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On more than one occasion I’ve heard contemporary proponents of the so-called prosperity gospel appeal to Paul’s use of the principle of sowing and reaping to support their view.
But was Paul really an intentional or inadvertent advocate of this view?
Writings - Paul - Appeals - Principle - Appeal
Twice in his writings Paul appeals to the principle of sowing and reaping when making an appeal for Christians to be generous and sacrificial in giving money to ministry causes.
First, in Galatians 6 he writes:
Context - Sowing - Refers - Generosity - Paul
In this context, the sowing and reaping refers to generosity in giving. This is how Paul uses it in the second passage, too. In 2 Corinthians 9, he has in mind the person who selfishly uses wealth for personal gain:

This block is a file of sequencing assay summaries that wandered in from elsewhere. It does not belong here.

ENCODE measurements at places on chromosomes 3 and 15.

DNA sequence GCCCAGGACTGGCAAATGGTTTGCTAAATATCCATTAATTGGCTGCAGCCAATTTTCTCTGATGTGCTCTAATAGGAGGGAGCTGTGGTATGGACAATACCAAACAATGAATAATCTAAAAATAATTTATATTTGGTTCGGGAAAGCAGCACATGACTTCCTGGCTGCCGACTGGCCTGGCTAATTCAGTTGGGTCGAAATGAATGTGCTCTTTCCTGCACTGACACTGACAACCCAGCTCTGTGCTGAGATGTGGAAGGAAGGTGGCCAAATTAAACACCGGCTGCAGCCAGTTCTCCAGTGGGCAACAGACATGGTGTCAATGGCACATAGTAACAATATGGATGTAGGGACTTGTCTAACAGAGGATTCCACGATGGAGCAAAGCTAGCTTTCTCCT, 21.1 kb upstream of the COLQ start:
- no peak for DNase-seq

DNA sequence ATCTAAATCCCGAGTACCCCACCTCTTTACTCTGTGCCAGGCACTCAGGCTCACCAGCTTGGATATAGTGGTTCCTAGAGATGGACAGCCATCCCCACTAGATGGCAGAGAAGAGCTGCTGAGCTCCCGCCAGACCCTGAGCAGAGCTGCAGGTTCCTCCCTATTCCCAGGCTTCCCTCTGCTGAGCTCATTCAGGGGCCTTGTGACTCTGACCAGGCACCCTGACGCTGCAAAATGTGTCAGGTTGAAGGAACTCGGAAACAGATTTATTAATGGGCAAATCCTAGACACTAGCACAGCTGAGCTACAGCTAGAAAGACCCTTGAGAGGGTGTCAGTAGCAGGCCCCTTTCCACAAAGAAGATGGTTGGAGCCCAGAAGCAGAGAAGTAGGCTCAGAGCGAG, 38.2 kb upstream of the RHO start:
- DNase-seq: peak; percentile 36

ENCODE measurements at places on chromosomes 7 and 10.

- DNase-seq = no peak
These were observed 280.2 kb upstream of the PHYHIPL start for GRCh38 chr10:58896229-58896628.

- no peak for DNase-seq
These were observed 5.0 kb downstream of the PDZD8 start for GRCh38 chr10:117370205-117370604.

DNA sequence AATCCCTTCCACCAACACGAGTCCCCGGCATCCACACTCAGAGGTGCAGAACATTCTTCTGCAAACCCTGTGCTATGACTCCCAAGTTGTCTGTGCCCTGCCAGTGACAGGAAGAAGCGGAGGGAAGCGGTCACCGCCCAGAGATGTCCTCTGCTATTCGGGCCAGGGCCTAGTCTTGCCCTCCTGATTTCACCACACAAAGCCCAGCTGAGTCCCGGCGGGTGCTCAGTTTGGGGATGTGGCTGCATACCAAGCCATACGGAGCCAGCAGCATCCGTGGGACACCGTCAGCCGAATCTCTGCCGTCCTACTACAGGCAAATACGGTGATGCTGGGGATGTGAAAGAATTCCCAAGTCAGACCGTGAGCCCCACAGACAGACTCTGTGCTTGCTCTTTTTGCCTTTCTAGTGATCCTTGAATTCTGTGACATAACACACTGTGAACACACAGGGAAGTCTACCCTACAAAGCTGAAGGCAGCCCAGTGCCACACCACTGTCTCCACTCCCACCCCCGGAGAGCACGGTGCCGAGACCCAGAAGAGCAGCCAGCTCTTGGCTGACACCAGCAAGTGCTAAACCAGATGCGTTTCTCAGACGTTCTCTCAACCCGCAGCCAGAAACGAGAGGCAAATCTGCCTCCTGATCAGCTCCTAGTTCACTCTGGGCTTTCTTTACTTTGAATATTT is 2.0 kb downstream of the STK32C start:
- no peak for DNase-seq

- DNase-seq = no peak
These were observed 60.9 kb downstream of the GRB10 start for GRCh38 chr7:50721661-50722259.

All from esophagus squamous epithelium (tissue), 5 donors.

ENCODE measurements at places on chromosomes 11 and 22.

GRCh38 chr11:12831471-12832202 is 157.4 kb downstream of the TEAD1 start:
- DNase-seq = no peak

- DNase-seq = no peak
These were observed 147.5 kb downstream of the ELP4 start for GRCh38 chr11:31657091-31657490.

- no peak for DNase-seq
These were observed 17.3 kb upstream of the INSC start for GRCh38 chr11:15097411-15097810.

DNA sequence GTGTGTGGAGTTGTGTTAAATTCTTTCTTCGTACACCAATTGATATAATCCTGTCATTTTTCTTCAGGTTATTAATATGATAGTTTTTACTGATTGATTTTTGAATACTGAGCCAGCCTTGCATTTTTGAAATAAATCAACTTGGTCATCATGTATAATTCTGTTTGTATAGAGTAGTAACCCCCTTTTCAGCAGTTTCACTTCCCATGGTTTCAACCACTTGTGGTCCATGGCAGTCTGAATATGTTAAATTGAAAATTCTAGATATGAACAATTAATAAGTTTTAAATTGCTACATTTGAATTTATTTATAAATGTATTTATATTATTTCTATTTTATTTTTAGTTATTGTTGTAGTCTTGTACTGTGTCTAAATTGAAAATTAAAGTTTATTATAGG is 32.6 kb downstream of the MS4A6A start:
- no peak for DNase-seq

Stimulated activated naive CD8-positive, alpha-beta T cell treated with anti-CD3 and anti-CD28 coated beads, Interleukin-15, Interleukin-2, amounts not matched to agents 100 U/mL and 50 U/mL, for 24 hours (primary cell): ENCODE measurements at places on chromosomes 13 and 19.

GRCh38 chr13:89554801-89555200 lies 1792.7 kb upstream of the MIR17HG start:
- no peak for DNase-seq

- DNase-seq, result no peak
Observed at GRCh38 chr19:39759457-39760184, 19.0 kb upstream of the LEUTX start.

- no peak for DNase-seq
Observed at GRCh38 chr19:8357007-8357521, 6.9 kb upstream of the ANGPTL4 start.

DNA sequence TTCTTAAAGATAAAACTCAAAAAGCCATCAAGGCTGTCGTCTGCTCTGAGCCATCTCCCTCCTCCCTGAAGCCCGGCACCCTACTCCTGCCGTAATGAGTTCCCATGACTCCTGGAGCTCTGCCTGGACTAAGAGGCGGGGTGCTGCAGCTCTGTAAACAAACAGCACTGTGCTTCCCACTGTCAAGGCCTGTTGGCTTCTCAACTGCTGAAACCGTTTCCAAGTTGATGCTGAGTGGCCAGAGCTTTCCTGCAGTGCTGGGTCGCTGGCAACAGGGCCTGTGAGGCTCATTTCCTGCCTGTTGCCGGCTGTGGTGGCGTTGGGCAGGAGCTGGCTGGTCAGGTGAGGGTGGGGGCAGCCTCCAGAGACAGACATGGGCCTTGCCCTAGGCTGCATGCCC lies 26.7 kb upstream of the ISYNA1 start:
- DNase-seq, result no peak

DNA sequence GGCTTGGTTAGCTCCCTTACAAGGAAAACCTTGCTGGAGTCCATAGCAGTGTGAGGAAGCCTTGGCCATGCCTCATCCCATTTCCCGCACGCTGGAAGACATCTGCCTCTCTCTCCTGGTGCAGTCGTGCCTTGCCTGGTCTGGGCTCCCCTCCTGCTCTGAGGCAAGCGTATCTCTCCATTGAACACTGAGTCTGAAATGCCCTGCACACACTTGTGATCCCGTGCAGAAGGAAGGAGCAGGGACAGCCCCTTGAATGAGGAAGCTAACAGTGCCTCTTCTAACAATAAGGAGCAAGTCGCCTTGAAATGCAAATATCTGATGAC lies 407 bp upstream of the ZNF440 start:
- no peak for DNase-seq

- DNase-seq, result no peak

This idea of sowing and reaping, John Stott observes, is “a principle of order and consistency which is written into all life, material and moral.” It’s something God has embedded in reality. If you want a harvest of wheat, you must sow wheat. You can’t sow corn and expect lima beans. A good seed will produce a good crop, and a bad seed a bad one. This is just as true in our spiritual lives. If you sow little, you will reap little. If you sow into yourself, you will only reap for yourself. Our actions have consequences.
Prosperity - Gospel - Order - Stops - Bible
The prosperity gospel says you should give in order to get—and stops there. The Bible says you should give in order to get—so you can give even more away.
A closer look at 2 Corinthians 9 confirms that the reaping Paul has in mind—as well as in Galatians 6—isn’t for the purpose of building personal wealth. God will grant a bountiful harvest to the one who sows bountifully, so that the Christian “may abound in every good work”—namely, being even more generous “in every way.”
Prosperity-gospel advocates who argue “if you give a...
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